Facebook trial

It seems that Fouad Mourtada was brought to trial because he broke the rules of Facebook, which must surely have been used as evidence in his trial. Facebook’s terms of use clearly states that for registration one shouldn’t “impersonate any person or entity, or falsely state or otherwise misrepresent yourself, your age or your affiliation with any person or entity”. As an educated engineer, he should have taken care to read the terms of use carefully although the site is international and has no means for suing its users in case they break those rules. It seems, it is leaving this to the discretion of the judicial authorities and the parties concerned.

On the second level, he seems to have gone too far by choosing to impersonate a Royal Prince. In Morocco, there are still red lines concerning how openly members of the royal family should be talked about in public, let alone be used for impersonation.

Even in the free West, celebrities sue the media when portraying them in a damaging way, especially when there is a lack of proof about their reports. The latest was the case of Nichole Kidman who sued a photographer for chasing her to take photographs of her. In UK, popular papers are frequently at court for their “defamatory” publications. In Spain ,a Spanish newspaper was tried for making a sexually explicit cartoon of Spanish crown prince and his wife. The examples can’t be exhausted. The common point about this is that there was no imprisonment, just fines.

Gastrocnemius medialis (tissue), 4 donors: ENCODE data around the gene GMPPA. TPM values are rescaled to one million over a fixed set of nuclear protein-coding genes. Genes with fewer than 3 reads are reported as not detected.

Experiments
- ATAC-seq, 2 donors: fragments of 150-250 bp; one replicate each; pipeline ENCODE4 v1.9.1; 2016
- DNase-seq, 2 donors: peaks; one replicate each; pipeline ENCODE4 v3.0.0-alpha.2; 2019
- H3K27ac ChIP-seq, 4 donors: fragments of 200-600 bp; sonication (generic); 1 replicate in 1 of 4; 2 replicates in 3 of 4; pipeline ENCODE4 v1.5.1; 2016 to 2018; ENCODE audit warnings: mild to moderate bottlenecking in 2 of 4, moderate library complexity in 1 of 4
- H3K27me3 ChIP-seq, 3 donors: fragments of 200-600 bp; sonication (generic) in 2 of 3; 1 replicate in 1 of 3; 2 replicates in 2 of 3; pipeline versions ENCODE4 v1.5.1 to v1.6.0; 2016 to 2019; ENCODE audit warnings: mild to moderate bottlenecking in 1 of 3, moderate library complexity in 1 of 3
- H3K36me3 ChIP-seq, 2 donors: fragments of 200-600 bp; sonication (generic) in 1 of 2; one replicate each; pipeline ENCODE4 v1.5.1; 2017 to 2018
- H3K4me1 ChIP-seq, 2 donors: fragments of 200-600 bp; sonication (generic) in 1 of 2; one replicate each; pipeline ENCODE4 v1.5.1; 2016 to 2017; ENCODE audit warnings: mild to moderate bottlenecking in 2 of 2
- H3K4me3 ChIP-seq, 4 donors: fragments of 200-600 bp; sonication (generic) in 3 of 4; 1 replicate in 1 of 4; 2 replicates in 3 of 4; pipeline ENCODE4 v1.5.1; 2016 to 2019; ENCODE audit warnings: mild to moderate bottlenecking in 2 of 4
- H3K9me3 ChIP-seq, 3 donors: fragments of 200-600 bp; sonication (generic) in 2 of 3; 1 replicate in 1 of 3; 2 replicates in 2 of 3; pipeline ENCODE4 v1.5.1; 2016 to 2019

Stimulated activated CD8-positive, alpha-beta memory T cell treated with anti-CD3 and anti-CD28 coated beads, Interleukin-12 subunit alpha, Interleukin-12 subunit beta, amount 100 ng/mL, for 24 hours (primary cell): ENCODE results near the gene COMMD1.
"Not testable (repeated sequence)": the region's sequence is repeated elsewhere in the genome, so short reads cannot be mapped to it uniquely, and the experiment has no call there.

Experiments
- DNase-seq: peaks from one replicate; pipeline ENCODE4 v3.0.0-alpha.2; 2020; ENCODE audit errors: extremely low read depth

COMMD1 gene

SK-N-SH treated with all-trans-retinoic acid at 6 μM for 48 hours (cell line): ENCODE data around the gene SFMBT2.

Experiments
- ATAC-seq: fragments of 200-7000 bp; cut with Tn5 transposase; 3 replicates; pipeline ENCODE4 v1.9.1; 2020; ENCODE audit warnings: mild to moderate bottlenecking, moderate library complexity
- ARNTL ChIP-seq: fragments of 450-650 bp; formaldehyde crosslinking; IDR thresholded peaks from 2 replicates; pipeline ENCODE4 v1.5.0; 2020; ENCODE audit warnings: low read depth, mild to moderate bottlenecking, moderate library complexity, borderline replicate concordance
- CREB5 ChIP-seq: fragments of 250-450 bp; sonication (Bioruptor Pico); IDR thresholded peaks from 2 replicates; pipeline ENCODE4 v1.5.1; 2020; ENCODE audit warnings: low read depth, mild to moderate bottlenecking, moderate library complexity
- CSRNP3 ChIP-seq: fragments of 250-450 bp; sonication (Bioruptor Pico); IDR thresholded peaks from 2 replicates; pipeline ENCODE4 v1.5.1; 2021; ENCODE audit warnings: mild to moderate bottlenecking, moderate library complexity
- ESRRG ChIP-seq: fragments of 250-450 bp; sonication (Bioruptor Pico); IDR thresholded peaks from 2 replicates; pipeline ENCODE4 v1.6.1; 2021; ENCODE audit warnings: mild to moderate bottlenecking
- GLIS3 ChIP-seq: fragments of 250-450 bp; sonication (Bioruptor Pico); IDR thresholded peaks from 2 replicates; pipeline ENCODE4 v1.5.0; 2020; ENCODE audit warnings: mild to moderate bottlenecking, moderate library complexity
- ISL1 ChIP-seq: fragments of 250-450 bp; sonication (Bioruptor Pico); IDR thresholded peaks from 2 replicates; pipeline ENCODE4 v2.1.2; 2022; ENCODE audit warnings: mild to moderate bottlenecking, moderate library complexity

All these facts can be used as hard proof to indict Fouad. His case got worldwide publicity. In Morocco, it has been the talk of local and national media. There were supports for him and criticism of the “harsh” sentence. Maybe he was used as an example for those daring to cross the red lines that are explicitly stated in the Moroccan Constitution, which talks about the sacredness of the King and by this all his family members: family members shouldn’t be used lightly. In relation to this, many people were tried in Morocco for faking connections with the royal family members as a means to deceive those seeking jobs and intercession in courts and administrations. Recently a gang of this sort was dismantled in which workers in the royal palaces were involved.

For Fouad, his case can be seen by some as stifling free speech, by others as an ignorance of Moroccan law which still prohibits dealing with the royals lightly. Maybe he can get pardon as now his lawyers have appealed his three-year sentence. In the coming days, the end or the continuity of this “saga” will be known.

1 Comment

  1. Eileen said,

    March 16, 2008 at 2:12 pm

    My only comment is that being Moroccan, and given his age, he should have known better than to use the name of a Royal Prince, of all people.

    Dedicated Elementary Teacher Overseas i (in the Middle East)

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